For Immediate Release
July 1, 2014
The California Department of Industrial Relations (DIR) today launched an online application for public works contractors to meet the requirements of Senate Bill 854. SB 854, which became effective June 20, establishes a new public works program to replace the Compliance Monitoring Unit and Labor Compliance Program requirements for bond-funded and other public works projects.
The new program will cover all public works in the state rather than just selected categories of projects. The Labor Commissioner’s Office will continue to monitor and enforce prevailing wage requirements.
“DIR always looks for ways we can improve our services. This new online system for public works contractors and agencies makes it easier and faster to meet their legal requirements,” said DIR Director Christine Baker. The Labor Commissioner’s Office, also known as the Division of Labor Standards Enforcement (DLSE), is a division of DIR.
Contractors must register and meet requirements using the new online application before bidding on public works contracts in California. The application also provides agencies that administer public works programs with a searchable database of qualified contractors.
“The new system levels the playing field for the public works community. We want California taxpayers to know that we are committed to ensuring only responsible and qualified contractors are competing for public works contracts,” said Labor Commissioner Julie A. Su.
Contractors’ requirements include that they maintain workers’ compensation coverage for all employees and only hire subcontractors who are registered public works contractors. They must also hold a Contractors State License Board license, if required for their trade.
In addition, contractors must not be debarred from working on public works by the state or federal government and have no delinquent wage or penalty assessments due to any enforcement agency or employee. Once registration becomes mandatory early next year, contractors will also be subject to penalties for bidding or working on public works without being registered with DIR.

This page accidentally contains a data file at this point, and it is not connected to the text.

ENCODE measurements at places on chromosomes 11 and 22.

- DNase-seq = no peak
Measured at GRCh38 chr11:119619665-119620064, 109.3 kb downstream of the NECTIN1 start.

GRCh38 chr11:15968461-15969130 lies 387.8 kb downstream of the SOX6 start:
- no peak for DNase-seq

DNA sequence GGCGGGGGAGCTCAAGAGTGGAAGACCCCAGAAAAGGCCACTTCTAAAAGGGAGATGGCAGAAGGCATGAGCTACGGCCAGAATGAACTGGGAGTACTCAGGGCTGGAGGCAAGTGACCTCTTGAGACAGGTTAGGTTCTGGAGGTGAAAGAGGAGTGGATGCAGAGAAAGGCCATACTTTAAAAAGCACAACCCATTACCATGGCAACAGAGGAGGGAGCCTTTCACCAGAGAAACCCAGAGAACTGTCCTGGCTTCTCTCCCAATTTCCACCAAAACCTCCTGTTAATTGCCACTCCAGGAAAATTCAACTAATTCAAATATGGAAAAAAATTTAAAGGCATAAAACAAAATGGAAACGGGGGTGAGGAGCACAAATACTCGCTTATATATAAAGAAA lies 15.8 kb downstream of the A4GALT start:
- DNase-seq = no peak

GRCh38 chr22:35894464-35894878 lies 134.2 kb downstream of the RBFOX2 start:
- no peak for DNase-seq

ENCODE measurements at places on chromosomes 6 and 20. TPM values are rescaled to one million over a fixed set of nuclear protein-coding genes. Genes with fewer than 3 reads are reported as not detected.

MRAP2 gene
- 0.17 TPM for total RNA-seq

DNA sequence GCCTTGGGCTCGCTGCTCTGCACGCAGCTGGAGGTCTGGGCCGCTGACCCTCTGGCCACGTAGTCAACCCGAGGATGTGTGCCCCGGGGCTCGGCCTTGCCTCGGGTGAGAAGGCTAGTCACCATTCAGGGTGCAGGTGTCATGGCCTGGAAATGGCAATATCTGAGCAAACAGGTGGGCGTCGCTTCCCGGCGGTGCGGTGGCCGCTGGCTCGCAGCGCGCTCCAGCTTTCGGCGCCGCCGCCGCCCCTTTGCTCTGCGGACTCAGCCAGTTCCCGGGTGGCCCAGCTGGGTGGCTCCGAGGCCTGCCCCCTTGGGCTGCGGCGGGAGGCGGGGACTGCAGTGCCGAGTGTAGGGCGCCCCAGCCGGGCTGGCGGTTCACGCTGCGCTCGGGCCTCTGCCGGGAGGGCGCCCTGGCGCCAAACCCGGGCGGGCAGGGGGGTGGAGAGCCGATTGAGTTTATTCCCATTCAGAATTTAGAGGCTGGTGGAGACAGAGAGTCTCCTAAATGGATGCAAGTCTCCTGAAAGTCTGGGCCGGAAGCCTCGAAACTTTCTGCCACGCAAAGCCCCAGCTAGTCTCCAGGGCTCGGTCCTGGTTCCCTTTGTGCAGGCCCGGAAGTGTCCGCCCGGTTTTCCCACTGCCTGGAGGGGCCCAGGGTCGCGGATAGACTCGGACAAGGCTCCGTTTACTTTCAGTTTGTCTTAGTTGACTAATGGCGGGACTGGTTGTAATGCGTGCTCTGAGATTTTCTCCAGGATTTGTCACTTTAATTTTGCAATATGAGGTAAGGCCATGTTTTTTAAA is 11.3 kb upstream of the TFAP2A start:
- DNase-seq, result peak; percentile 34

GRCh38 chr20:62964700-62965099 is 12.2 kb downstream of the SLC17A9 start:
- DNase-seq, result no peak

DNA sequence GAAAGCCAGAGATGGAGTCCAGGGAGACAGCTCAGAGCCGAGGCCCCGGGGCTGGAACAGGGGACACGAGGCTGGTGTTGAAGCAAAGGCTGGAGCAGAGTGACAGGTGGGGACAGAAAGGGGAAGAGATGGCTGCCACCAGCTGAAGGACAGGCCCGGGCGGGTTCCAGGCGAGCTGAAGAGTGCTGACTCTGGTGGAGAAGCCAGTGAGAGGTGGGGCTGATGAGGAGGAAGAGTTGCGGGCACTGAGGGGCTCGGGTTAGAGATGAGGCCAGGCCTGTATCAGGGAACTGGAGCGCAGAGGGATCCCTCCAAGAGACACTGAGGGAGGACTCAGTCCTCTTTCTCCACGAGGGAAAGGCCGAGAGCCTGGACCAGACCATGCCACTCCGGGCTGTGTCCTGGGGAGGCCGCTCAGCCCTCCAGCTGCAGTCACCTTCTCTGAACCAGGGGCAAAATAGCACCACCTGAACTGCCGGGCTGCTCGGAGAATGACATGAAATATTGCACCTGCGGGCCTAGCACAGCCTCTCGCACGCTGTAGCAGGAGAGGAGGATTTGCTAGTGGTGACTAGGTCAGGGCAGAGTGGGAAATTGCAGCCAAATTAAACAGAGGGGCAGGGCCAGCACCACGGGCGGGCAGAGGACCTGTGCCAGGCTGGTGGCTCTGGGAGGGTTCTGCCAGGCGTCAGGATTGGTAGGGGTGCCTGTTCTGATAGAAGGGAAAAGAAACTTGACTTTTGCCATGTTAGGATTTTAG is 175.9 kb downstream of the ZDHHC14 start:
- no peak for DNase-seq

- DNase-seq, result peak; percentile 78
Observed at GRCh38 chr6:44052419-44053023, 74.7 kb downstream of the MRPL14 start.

Using any internet-connected computer, public works contractors can create an account, pay the fee and complete the application securely, at their convenience. Application and renewal is completed entirely online with a non-refundable fee of $300.
Agencies that administer public works projects may select from a pool of qualified contractors. They will no longer be charged fees for prevailing wage compliance monitoring and enforcement. Additional information on SB 854 and the new public works program is available on DIR’s website.
Among its wide-ranging enforcement responsibilities, the Labor Commissioner’s office inspects workplaces for wage and hour violations, adjudicates wage claims, enforces prevailing wage rates and apprenticeship standards in public works projects, investigates retaliation complaints, issues licenses and registrations for businesses and educates the public on labor laws.
The most recent information related to California labor law is available on the Labor Commissioner’s website as well as on Facebook and Twitter pages. “Wage Theft is a Crime” – a multilingual campaign initiated statewide earlier this year – provides details on how to identify and report wage theft, retaliation and other labor law violations.
Employees with work-related questions or complaints may also call the toll-free California Workers’ Information Line at (866) 924-9757 for recorded information in English and Spanish.
For media inquiries, contact Erika Monterroza at (510) 286-1164 or Peter Melton at (510) 286-7046.